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Drug interactions between doxercalciferol and paricalcitol

Results for the following 2 drugs:
doxercalciferol
paricalcitol

Interactions between your drugs

Major

paricalcitol ↔ doxercalciferol

Applies to:paricalcitol and doxercalciferol

Ask your doctor before using paricalcitol together with doxercalciferol. Blood calcium and phosphorus levels must be closely monitored during therapy with paricalcitol and doxercalciferol, especially early in treatment during dosage adjustment. An estimate of daily dietary calcium intake should be made and the intake adjusted when indicated. You should be advised to avoid an abrupt increase in dietary calcium intake, as it may trigger high blood calcium levels. Contact your doctor if you experience weakness, headache, nausea and vomiting, dry mouth, constipation, a metallic taste in your mouth, muscle or bone pain, increased thirst and/or urination, increased nighttime urination, itching, or decreased appetite. These may be signs of too much calcium in your body. If your doctor prescribes these medications together, you may need a dose adjustment or special tests to safely take both medications. It is important to tell your doctor about all other medications you use, including vitamins and herbs. Do not stop using any medications without first talking to your doctor.

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Drug and food interactions

No results found in our database - however, this does not necessarily mean no interactions exist. Always consult with your doctor or pharmacist.

Therapeutic duplication warnings

Therapeutic duplication is the use of more than one medicine from the same drug category or therapeutic class to treat the same condition. This can be intentional in cases where drugs with similar actions are used together for demonstrated therapeutic benefit. It can also be unintentional in cases where a patient has been treated by more than one doctor, or had prescriptions filled at more than one pharmacy, and can have potentially adverse consequences.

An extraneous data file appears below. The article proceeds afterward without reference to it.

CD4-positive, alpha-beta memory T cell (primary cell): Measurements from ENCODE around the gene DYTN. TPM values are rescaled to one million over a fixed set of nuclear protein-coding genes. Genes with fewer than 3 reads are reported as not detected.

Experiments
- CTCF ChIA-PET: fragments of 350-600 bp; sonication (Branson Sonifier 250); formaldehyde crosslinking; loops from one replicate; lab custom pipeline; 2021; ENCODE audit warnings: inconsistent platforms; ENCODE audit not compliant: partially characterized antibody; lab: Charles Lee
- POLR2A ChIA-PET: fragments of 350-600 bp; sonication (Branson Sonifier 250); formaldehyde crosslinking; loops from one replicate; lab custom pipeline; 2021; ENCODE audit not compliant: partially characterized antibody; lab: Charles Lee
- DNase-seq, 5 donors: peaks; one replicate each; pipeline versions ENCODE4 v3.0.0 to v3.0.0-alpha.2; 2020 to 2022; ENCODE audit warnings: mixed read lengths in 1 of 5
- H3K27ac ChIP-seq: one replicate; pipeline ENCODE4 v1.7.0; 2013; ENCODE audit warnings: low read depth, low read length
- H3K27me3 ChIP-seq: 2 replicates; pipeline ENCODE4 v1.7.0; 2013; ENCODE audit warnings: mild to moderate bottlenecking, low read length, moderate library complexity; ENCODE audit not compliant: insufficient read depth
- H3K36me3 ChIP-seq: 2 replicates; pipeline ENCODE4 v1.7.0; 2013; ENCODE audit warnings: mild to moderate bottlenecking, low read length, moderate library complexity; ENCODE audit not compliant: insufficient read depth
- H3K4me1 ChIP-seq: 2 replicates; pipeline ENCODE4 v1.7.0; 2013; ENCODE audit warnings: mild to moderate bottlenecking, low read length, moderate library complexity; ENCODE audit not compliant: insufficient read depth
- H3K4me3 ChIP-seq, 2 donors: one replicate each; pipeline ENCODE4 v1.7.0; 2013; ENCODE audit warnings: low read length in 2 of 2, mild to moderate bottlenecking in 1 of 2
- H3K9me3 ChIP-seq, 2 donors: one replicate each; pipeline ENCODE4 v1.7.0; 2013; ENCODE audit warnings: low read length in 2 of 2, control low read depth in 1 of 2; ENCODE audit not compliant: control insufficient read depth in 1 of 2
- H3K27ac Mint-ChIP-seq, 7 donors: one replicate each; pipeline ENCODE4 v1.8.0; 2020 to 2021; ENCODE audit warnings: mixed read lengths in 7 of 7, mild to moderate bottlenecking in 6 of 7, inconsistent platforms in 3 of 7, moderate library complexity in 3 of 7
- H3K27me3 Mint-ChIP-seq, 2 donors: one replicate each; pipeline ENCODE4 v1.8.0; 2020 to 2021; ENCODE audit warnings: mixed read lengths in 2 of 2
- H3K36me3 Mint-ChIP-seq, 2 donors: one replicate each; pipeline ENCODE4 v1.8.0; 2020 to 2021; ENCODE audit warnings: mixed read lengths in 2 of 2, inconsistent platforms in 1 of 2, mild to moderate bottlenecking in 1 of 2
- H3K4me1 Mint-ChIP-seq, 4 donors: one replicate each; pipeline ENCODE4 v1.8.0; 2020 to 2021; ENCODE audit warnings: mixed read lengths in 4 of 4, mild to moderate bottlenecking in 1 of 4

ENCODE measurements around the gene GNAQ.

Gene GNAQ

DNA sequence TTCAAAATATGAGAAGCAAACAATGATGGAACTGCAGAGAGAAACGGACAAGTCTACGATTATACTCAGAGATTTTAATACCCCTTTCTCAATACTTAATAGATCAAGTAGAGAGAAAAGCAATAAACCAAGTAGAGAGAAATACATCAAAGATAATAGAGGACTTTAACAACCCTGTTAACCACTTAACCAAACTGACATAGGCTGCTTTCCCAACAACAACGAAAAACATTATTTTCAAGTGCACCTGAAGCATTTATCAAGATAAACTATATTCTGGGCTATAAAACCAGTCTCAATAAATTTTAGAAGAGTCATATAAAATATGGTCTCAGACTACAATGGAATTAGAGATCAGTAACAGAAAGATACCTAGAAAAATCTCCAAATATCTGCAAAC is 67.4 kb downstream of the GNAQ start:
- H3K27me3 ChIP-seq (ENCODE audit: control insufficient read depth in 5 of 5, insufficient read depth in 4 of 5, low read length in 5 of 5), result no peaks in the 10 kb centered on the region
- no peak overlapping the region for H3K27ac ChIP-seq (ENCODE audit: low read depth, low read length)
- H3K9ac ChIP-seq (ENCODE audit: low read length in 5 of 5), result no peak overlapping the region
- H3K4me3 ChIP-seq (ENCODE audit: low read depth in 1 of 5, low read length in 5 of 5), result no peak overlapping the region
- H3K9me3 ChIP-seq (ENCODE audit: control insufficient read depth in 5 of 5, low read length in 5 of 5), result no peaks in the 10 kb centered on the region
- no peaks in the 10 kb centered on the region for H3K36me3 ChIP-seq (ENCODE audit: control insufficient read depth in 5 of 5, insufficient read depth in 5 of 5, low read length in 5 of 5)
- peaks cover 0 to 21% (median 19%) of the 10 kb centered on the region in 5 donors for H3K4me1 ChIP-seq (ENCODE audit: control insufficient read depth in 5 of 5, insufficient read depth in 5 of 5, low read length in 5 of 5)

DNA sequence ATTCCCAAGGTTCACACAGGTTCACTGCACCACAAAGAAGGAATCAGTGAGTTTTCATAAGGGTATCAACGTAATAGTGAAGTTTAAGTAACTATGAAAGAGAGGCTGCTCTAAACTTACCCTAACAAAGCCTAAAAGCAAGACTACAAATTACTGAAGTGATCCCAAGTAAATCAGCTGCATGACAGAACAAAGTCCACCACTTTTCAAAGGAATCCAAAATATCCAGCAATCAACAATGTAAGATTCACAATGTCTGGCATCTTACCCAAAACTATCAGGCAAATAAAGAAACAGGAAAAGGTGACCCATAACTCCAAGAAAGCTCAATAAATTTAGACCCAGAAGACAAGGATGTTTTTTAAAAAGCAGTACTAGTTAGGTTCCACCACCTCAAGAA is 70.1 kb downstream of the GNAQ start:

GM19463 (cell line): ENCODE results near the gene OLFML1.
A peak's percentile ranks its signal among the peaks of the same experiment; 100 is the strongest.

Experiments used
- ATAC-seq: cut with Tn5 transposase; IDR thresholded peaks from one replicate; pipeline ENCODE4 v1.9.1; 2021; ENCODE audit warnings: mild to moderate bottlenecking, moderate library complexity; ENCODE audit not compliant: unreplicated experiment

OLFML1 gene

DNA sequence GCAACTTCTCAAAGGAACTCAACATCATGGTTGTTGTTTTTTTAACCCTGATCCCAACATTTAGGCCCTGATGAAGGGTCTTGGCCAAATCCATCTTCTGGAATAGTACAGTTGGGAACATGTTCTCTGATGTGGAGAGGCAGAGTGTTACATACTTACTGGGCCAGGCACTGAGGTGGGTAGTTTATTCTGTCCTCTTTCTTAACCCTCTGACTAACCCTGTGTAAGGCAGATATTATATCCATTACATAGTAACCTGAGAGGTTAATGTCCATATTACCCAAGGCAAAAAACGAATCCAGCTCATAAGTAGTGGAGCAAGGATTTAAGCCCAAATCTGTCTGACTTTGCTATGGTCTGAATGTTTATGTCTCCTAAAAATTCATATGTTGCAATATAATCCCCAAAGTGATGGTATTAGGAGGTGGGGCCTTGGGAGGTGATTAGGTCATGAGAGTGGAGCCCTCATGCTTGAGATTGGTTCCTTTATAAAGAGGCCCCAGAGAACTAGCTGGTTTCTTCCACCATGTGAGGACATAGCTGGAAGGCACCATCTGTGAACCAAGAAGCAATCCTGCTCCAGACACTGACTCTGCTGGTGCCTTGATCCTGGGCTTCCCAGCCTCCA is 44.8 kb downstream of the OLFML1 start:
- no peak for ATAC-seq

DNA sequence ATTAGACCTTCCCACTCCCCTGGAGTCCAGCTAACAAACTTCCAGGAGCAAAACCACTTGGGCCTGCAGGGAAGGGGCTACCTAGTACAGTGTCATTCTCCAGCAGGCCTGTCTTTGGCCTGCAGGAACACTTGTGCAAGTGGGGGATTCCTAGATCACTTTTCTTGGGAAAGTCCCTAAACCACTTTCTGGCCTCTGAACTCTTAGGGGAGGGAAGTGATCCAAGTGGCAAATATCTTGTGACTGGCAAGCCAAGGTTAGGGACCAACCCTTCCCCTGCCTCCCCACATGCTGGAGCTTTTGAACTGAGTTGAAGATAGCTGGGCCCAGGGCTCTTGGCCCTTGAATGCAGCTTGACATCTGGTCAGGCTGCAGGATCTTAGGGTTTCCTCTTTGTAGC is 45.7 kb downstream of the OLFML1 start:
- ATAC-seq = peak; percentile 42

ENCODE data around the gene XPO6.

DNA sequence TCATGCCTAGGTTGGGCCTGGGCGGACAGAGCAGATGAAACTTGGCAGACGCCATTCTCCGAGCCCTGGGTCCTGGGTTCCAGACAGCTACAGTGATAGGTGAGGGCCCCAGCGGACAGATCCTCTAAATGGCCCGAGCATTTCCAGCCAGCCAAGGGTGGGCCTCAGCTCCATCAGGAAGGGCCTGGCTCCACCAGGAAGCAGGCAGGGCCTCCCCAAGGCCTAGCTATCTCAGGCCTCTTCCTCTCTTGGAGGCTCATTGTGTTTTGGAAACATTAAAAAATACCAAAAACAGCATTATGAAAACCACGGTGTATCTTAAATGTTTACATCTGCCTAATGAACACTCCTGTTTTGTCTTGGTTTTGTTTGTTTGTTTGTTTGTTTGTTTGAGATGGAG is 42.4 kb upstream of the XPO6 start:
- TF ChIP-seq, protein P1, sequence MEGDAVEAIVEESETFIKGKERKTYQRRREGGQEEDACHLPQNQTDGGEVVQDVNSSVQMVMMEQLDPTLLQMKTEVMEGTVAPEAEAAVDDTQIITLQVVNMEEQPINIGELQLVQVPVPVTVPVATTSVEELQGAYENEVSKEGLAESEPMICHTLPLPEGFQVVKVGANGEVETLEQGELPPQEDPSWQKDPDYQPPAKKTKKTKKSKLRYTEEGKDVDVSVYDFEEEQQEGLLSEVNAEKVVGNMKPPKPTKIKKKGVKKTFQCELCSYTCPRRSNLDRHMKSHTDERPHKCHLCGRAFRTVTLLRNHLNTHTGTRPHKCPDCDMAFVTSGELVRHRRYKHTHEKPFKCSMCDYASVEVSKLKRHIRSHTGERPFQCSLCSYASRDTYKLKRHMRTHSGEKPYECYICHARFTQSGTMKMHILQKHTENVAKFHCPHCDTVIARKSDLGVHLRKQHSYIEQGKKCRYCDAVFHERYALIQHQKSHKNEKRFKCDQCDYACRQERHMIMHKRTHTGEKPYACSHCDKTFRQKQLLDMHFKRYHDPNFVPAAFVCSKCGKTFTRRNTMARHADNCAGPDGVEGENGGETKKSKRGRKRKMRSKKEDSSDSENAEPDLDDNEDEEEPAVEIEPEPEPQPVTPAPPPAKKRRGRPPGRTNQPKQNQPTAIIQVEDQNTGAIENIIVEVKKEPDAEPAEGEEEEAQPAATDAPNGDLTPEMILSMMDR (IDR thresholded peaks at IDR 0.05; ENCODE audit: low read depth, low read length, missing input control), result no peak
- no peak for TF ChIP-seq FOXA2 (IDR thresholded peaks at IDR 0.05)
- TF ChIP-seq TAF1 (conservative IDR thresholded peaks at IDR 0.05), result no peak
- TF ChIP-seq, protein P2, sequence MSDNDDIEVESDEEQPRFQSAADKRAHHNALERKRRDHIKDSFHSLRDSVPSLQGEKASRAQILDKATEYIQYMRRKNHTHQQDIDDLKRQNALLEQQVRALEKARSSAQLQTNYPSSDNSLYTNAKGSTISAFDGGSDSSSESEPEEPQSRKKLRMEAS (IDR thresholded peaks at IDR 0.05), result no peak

Duplication

Vitamin d analogs

Therapeutic duplication

The recommended maximum number of medicines in the 'vitamin d analogs' category to be taken concurrently is usually one. Your list includes two medicines belonging to the 'vitamin d analogs' category:

  • doxercalciferol
  • paricalcitol

Note: The benefits of taking this combination of medicines may outweigh any risks associated with therapeutic duplication. This information does not take the place of talking to your doctor. Always check with your healthcare provider to determine if any adjustments to your medications are needed.

Drug Interaction Classification

The classifications below are a guideline only. The relevance of a particular drug interaction to a specific patient is difficult to determine using this tool alone given the large number of variables that may apply.
Major Highly clinically significant. Avoid combinations; the risk of the interaction outweighs the benefit.
Moderate Moderately clinically significant. Usually avoid combinations; use it only under special circumstances.
Minor Minimally clinically significant. Minimize risk; assess risk and consider an alternative drug, take steps to circumvent the interaction risk and/or institute a monitoring plan.
Unknown No information available.

Do not stop taking any medications without consulting your healthcare provider.

Further information

Always consult your healthcare provider to ensure the information displayed on this page applies to your personal circumstances.

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